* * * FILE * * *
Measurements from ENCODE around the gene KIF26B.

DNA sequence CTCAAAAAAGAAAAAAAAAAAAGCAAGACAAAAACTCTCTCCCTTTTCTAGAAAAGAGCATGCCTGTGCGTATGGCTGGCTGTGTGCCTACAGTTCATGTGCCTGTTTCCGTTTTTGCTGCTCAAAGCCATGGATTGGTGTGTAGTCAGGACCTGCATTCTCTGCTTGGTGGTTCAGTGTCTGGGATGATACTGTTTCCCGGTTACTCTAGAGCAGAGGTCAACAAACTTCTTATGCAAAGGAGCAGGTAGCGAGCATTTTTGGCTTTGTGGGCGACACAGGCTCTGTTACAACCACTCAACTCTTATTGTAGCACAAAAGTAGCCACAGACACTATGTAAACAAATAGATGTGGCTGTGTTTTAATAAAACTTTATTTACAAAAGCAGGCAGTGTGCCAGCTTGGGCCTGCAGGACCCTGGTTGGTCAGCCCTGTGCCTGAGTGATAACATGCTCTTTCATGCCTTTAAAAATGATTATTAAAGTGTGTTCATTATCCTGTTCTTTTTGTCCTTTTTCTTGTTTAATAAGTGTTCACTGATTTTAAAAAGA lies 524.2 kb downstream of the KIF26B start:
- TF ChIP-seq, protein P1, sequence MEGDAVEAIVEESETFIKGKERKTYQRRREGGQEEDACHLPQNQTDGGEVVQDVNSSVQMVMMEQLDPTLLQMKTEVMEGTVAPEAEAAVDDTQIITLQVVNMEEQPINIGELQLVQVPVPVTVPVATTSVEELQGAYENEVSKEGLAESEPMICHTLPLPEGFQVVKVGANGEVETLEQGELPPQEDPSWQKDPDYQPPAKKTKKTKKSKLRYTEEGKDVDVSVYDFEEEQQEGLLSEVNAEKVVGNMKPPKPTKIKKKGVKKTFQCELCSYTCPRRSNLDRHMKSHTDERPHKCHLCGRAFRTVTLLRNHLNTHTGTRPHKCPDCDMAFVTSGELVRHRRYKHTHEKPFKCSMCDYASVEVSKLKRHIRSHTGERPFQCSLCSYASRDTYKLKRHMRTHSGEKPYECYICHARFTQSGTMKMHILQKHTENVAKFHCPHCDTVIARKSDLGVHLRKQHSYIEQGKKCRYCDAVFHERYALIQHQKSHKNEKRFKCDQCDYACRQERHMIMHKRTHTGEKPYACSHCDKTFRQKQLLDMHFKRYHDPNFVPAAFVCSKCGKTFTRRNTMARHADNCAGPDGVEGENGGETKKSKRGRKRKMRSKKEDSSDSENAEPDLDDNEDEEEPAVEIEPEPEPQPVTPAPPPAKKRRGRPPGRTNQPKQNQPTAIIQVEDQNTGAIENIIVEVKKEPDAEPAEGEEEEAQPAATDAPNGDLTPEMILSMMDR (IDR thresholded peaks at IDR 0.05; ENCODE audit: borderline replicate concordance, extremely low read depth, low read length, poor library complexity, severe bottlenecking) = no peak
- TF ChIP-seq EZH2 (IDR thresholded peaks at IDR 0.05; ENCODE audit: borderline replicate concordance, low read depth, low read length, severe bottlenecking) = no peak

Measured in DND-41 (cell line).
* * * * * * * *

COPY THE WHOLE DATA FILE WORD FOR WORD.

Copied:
Measurements from ENCODE around the gene KIF26B.

DNA sequence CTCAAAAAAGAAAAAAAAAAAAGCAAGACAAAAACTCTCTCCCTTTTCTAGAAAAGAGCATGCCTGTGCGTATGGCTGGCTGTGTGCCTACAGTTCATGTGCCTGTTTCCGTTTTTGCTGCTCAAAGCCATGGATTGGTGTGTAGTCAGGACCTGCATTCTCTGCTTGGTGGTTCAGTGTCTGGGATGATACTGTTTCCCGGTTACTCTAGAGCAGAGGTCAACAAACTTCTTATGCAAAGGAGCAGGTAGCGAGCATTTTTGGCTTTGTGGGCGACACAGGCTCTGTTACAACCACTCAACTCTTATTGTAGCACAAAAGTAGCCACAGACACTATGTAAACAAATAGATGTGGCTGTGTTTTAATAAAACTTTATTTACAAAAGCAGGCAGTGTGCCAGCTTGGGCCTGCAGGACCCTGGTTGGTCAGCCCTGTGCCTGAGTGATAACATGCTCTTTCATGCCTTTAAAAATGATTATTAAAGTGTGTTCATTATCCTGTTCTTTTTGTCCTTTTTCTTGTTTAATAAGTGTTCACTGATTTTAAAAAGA lies 524.2 kb downstream of the KIF26B start:
- TF ChIP-seq, protein P1, sequence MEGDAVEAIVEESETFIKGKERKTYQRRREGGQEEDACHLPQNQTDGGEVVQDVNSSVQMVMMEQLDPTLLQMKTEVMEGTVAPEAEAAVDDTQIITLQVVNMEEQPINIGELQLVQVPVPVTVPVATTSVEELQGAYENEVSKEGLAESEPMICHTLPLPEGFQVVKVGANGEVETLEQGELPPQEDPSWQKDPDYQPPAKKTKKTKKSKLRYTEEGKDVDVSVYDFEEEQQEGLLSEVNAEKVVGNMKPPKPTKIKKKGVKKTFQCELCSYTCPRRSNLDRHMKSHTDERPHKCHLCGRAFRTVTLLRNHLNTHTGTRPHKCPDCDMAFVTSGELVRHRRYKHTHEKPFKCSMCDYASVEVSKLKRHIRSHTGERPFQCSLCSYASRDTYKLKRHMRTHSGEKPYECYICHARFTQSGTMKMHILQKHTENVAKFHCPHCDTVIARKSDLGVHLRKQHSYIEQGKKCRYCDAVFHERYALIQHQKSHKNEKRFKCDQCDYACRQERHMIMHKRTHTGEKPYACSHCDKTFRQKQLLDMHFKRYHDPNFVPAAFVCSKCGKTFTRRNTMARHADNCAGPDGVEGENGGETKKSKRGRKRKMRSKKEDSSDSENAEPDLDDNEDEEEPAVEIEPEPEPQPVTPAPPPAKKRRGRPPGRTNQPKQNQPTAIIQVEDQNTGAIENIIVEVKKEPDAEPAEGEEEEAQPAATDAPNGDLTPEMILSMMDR (IDR thresholded peaks at IDR 0.05; ENCODE audit: borderline replicate concordance, extremely low read depth, low read length, poor library complexity, severe bottlenecking) = no peak
- TF ChIP-seq EZH2 (IDR thresholded peaks at IDR 0.05; ENCODE audit: borderline replicate concordance, low read depth, low read length, severe bottlenecking) = no peak

Measured in DND-41 (cell line).